Now, if you are an Oregonian, ask your self, and if you are not, ask yourself anyway:  Do you remember receiving the courses in constitutional studies required by law?  Can you remember one important lesson you learned about the constitutions from each year of your studies?   The answer can not be “I don’t know”, you either do remember, or you do not.  Do you know anyone who can answer “Yes” to either of these questions?

The constitutions were once considered fundamental premises on which our society is built, including those portions which prescribe the proper crafting of laws our legislatures pass for our benefit.  If we don’t know what a proper law is, because we are constitutionally illiterate, how can we know whether laws are being properly enforced against us?

The last question is a trick question:  Generally speaking, the things we call “laws” are “statutes” and are not created to be “enforced” against us.  Can this assertion possibly be correct, you may legitimately ask?  Let me refer you to Article I, Section 1 of the Oregon Constitution.  There you will find that “all men (and women, because the reference was to the race of “men”) are equal in right”, so no one, or even a group, gets to tell another how to act, and further, “that all power is inherent in the people”.  In that very first sentence, Section 1 goes on to say that the reason we, the people, instituted government, was for our peace, safety and happiness.  It may come as a shock to some, but there is no mention in the entire Oregon Constitution of the people’s intent to impose or enforce laws against ourselves or our neighbors. 

Literacy begins with knowing the difference between “the people”, in whom all power is inherent, and “persons” who are subject to statutory constraint.  Now that you have been introduced to “the people”, it is time to contrast them with regulated “entities”, referred to in the statutes as “persons”.  Fundamentally, “person” derives from the Greek performing arts term, “persona”, or mask, used by actors to portray a character in a stage production.  The term person is NEVER a linguistically appropriate term, unless accompanied by an adjective describing a characteristic possessed by a “human being” or an “entity”, such as: a happy person, a red, black, or white person, corporate person, etc.  In some communities, the term “natural person” is used to refer  a human being, but it is the adjective preceding “person” that counts.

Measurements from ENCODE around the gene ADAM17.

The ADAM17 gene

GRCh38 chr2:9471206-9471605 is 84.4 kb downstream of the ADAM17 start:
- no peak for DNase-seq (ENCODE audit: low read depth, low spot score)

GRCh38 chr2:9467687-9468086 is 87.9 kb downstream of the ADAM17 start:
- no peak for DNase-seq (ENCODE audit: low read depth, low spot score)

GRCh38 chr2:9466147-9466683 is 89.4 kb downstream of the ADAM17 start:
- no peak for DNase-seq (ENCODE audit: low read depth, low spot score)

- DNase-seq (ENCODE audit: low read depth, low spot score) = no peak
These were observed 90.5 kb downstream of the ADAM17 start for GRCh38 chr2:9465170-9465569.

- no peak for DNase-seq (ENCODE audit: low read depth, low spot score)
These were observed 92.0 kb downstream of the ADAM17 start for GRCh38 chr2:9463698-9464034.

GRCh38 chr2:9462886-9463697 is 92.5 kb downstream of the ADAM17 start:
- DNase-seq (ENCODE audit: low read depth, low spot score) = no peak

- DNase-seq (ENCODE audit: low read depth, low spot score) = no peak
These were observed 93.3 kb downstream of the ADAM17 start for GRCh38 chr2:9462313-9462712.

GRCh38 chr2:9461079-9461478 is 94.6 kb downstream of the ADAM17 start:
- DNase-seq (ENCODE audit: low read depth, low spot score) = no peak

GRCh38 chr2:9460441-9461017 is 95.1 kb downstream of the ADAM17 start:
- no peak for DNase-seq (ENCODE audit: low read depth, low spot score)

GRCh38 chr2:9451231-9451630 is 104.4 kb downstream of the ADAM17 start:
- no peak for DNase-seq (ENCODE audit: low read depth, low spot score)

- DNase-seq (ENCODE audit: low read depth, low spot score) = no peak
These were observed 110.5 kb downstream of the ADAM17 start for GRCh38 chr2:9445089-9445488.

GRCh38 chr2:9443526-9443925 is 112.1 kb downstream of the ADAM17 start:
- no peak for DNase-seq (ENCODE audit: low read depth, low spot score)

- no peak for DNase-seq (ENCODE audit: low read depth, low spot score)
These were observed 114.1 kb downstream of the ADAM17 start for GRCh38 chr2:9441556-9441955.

The Oregon Revised Statutes, and undoubtedly every other states’ body of “encoded” statutes, has “a” definition of “person” which is applicable throughout the nearly three feet of books on a shelf, unless a section needs something special.  Technically, “person” is not “defined”, at ORS 174.100(5), but rather illustrated by a number of examples of entities that we, the people, allow to function and do business within our community, according to licensing agreements we have with them through our governmental “agencies” we created to control/regulate them.  The key concept I hope that you will take away with you, is that the people come first, people institute governments, and governments regulate/police “persons”, who might, in their excessive zeal to turn a profit, cause harm to the people if it weren’t for the proper exercise of the regulatory  “police powers” of state governments.